This version has a vastly shorter life, and best to keep it with chokeberries (and huckleberries, cranberries and their kin, not bilberries and blueberries, cherries and their kin(aka not “sweet” berries)), honey was never added as it would turn a decades long shelf life into a few months regardless of storage (due to the interactions honey has with meat protiens, sugar would be more shelf life friendly, but salt would be better than both for taste purposes wihout sacrificing too much shelf life). Also keep in mind salt has interaction with meats and animal fats that would result in a much shorter shelf life and force the meat and fats to expire and seep much quicker in the pemmican state. (The way salt interacts with meat however would be fine when sun drying as it would draw all the moisture out of the meat and insinuate itself into the meat, but no more salt should be added and a certain period of time should exist after powdering the meat to ensure the salt does not reach the fat that is added, and all this is really just pushing for taste, which you shouldn’t be doing for this as its sustainability is too threated, only use salt/sugars/berries if you are intending to use the product within no more than 2 weeks….such as af a wedding feast or important ceremony…

The way pemmican was used was seldom eaten raw(except by those whom prefered it that way!) and instead cooked or prepared when it was needed.

Your method looks like short method “energy bars” rather than a way to have ready to use for decades bulk nutrient cooking ingredient/staple. Your article is in general misleading and propetiuates unhealthy practices about a rather special cultural staple that really shouldn’t be downgraded to “energy bar” processed food status from its actually lofty extremely long term survival status,

Comment by Relevant Information
2016-04-17 12:39:24

Thanks for your insight.
It lead me to a couple of questions:

So what is the right way to make pemmican that last for decades?

How to cook or prepare it before eating?

Comment by Eric
2016-04-22 18:14:20

Personally I wouldn’t cook it, I think that’s something mostly Europeans did though i could be wrong. That would denature the enzymes in the meat that were preserved by drying at low temperature.

We have a pemmican for sale that is plenty real, though not as strictly authentic as that described by Niji, it won’t last for years but it’s a lot easier to get used to, I think it’s quite tasty, gourmet even: We could just as easily make it with only meat and tallow but it would require more meat so it would cost more and the taste might not be so easy to acquire. We’ll certainly consider it if there is enough interest.

Comment by Lynn Dolan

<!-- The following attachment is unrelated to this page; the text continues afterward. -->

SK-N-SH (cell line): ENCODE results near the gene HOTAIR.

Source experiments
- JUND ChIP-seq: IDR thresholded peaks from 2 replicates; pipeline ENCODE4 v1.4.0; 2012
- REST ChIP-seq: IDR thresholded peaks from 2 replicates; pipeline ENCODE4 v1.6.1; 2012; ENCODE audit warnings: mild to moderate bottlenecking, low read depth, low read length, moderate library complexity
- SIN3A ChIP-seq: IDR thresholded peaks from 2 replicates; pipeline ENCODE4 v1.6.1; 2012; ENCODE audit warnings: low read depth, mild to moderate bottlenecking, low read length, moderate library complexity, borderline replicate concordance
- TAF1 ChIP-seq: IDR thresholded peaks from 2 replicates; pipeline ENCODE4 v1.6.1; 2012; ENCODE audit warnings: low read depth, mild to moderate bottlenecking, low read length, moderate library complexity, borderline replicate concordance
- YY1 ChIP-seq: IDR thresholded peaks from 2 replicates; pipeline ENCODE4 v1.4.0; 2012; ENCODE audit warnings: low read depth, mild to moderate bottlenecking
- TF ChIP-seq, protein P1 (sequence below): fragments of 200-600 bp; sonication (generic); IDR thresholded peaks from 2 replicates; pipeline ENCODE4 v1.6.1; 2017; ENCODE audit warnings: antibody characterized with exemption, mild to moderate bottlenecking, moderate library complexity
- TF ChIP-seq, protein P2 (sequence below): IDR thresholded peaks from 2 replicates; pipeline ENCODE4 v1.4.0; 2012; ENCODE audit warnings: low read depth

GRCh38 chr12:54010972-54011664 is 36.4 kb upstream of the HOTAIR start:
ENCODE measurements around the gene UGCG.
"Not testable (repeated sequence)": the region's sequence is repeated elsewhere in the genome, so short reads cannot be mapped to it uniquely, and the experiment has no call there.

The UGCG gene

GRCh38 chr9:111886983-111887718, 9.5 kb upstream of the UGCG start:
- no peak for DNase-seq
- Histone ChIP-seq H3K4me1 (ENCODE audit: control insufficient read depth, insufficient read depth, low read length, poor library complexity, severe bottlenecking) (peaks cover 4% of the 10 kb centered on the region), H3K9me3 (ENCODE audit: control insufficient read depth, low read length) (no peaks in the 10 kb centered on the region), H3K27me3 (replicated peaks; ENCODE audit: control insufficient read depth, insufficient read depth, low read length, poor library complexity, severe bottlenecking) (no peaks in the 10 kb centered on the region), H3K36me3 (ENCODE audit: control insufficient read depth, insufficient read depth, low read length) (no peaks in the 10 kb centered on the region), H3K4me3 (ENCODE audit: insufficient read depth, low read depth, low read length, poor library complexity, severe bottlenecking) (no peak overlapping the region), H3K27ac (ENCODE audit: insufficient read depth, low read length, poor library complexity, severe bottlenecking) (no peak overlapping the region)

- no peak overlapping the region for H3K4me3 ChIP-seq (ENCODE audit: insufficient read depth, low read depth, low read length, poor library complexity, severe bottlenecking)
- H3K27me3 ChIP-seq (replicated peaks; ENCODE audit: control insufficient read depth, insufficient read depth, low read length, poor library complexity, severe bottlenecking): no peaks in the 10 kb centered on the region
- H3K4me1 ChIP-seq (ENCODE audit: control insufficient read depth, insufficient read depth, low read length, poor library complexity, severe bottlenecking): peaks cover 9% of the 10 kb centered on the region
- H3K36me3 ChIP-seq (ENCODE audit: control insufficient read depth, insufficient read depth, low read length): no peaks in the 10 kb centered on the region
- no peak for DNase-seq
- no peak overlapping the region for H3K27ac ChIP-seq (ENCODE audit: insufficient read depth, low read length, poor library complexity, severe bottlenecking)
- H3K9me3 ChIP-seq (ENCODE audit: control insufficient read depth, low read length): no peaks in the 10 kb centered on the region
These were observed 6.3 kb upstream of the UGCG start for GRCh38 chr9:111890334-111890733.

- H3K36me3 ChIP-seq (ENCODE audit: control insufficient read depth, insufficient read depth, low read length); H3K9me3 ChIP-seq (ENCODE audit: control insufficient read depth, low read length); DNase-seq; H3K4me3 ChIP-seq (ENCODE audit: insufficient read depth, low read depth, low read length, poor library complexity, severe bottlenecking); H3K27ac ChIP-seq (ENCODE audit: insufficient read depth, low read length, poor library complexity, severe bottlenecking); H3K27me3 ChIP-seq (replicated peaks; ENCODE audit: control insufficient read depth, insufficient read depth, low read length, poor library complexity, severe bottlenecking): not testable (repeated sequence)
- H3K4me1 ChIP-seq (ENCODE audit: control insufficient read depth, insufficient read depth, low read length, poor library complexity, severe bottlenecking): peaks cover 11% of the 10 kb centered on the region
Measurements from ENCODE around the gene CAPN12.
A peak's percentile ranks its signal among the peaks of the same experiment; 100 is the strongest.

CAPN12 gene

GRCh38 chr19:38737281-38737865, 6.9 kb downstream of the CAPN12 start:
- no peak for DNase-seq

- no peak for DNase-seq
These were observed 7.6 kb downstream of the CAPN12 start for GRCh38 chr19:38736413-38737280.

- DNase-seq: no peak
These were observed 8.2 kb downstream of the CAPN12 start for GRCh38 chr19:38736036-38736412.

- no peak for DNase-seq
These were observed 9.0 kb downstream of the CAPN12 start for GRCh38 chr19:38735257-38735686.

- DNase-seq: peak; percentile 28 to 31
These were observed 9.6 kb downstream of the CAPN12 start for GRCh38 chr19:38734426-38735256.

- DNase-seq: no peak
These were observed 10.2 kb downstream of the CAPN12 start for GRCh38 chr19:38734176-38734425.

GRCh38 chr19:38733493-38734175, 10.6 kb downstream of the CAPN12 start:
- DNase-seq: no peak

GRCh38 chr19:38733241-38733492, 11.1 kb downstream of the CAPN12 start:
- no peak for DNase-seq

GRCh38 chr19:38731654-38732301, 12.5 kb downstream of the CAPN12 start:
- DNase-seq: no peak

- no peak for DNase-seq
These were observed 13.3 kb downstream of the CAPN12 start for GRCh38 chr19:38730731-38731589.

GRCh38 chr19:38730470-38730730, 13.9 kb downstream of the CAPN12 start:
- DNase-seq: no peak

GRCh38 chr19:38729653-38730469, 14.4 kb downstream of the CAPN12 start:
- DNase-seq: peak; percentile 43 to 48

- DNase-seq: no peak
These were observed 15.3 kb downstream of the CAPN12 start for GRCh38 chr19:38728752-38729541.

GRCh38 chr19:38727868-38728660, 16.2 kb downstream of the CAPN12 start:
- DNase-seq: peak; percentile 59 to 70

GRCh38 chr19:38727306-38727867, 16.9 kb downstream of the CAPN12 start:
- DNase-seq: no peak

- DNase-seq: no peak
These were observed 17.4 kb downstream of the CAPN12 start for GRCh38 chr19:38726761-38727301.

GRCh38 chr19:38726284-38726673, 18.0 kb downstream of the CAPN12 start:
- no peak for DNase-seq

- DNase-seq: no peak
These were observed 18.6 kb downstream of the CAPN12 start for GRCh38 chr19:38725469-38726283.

2016-06-19 18:24:03

peanut butter I believe would go rancid because of the oil defeating the long shelf life purpose

Comment by steve
2016-06-27 01:19:03

what about olive oil instead of fat?

Comment by john
2016-07-07 20:42:34

How would peanut butter powder work. They claim 85% of the fat has been extracted, how would that affect the longevity?

Comment by SparklyPony
2016-07-28 04:57:24

It looks…uh..good? One itty bitty question, though…


I mean, come on! Who has blender in the olden day!? Seriously! TEACH US HOW TO MAKE IT LIKE SURVIVALISTS OR IM NOT COMING BACK!!!!

Comment by AmandaTheIsraeliHyrax
2016-08-16 22:09:56

Well, as he said, “in the olden days they’d pound it with a rock”.

Comment by GREG
2016-08-24 22:53:53


Comment by In Cognito
2016-09-06 10:07:28

In his notes of 1874, North-West Mounted Police Sergent-Major Sam Steele records three ways of serving pemmican: raw; boiled in a stew called “rubaboo”; or fried, known in the West as a “rechaud”:
“The pemmican was cooked in two ways in the west; one a stew of pemmican, water, flour and, if they could be secured, wild onions or preserved potatoes. This was called “rubaboo”; the other was called by the plains hunters a “rechaud”. It was cooked in a frying pan with onions and potatoes or alone. Some persons ate pemmican raw, but I must say I never had a taste for it that way.” (Sam Steele 1874)
(source: )

Comment by Cheryl Davis
2016-09-28 17:26:49

I have looked at several sites regarding this energy food and this has been the best so far, and the questions that people were asking were also very helpful to me. I have a question concerning the desired amounts. What is the most common amounts of the ingredients used? For example: How many cups of lard, blueberries and beef jerky per recipe? I dry my own blueberries and beef jerky but they are vacuum sealed in large quantities so I really wanted an idea before I opened the bags. I welcome everyone’s thoughts and advice.